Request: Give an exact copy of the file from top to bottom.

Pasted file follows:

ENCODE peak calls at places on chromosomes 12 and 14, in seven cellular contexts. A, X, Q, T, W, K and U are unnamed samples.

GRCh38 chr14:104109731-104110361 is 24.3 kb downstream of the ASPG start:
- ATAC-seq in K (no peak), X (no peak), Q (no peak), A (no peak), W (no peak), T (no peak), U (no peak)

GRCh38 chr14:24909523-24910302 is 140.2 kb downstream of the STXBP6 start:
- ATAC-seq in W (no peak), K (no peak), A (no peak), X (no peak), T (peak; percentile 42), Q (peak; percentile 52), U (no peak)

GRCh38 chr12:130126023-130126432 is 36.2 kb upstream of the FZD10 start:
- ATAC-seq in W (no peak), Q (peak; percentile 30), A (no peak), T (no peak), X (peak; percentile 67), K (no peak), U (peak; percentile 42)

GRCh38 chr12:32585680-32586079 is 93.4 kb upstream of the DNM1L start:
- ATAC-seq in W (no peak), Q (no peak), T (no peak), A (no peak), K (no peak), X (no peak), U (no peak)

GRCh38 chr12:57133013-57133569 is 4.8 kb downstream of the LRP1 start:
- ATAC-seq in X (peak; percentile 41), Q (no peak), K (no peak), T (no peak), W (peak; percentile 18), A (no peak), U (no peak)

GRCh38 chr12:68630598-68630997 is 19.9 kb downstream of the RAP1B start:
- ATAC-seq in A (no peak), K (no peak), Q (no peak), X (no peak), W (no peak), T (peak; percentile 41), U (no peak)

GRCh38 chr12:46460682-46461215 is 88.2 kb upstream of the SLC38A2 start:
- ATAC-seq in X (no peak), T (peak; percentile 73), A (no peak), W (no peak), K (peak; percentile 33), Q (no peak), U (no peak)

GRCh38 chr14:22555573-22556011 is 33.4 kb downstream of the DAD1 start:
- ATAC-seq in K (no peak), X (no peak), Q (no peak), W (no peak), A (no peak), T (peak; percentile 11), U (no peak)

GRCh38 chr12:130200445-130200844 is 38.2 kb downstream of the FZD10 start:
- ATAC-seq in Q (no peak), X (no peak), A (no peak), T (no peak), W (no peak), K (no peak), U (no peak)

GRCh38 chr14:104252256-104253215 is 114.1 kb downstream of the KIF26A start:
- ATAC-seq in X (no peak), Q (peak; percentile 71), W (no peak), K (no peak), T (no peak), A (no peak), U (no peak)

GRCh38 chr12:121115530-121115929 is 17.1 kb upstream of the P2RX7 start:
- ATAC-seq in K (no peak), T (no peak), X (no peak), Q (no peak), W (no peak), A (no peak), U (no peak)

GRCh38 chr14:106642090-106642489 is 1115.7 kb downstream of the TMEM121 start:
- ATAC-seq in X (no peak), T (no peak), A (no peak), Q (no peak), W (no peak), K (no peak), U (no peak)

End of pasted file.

ENCODE peak calls at places on chromosomes 12 and 14, in seven cellular contexts. A, X, Q, T, W, K and U are unnamed samples.

GRCh38 chr14:104109731-104110361 is 24.3 kb downstream of the ASPG start:
- ATAC-seq in K (no peak), X (no peak), Q (no peak), A (no peak), W (no peak), T (no peak), U (no peak)

GRCh38 chr14:24909523-24910302 is 140.2 kb downstream of the STXBP6 start:
- ATAC-seq in W (no peak), K (no peak), A (no peak), X (no peak), T (peak; percentile 42), Q (peak; percentile 52), U (no peak)

GRCh38 chr12:130126023-130126432 is 36.2 kb upstream of the FZD10 start:
- ATAC-seq in W (no peak), Q (peak; percentile 30), A (no peak), T (no peak), X (peak; percentile 67), K (no peak), U (peak; percentile 42)

GRCh38 chr12:32585680-32586079 is 93.4 kb upstream of the DNM1L start:
- ATAC-seq in W (no peak), Q (no peak), T (no peak), A (no peak), K (no peak), X (no peak), U (no peak)

GRCh38 chr12:57133013-57133569 is 4.8 kb downstream of the LRP1 start:
- ATAC-seq in X (peak; percentile 41), Q (no peak), K (no peak), T (no peak), W (peak; percentile 18), A (no peak), U (no peak)

GRCh38 chr12:68630598-68630997 is 19.9 kb downstream of the RAP1B start:
- ATAC-seq in A (no peak), K (no peak), Q (no peak), X (no peak), W (no peak), T (peak; percentile 41), U (no peak)

GRCh38 chr12:46460682-46461215 is 88.2 kb upstream of the SLC38A2 start:
- ATAC-seq in X (no peak), T (peak; percentile 73), A (no peak), W (no peak), K (peak; percentile 33), Q (no peak), U (no peak)

GRCh38 chr14:22555573-22556011 is 33.4 kb downstream of the DAD1 start:
- ATAC-seq in K (no peak), X (no peak), Q (no peak), W (no peak), A (no peak), T (peak; percentile 11), U (no peak)

GRCh38 chr12:130200445-130200844 is 38.2 kb downstream of the FZD10 start:
- ATAC-seq in Q (no peak), X (no peak), A (no peak), T (no peak), W (no peak), K (no peak), U (no peak)

GRCh38 chr14:104252256-104253215 is 114.1 kb downstream of the KIF26A start:
- ATAC-seq in X (no peak), Q (peak; percentile 71), W (no peak), K (no peak), T (no peak), A (no peak), U (no peak)

GRCh38 chr12:121115530-121115929 is 17.1 kb upstream of the P2RX7 start:
- ATAC-seq in K (no peak), T (no peak), X (no peak), Q (no peak), W (no peak), A (no peak), U (no peak)

GRCh38 chr14:106642090-106642489 is 1115.7 kb downstream of the TMEM121 start:
- ATAC-seq in X (no peak), T (no peak), A (no peak), Q (no peak), W (no peak), K (no peak), U (no peak)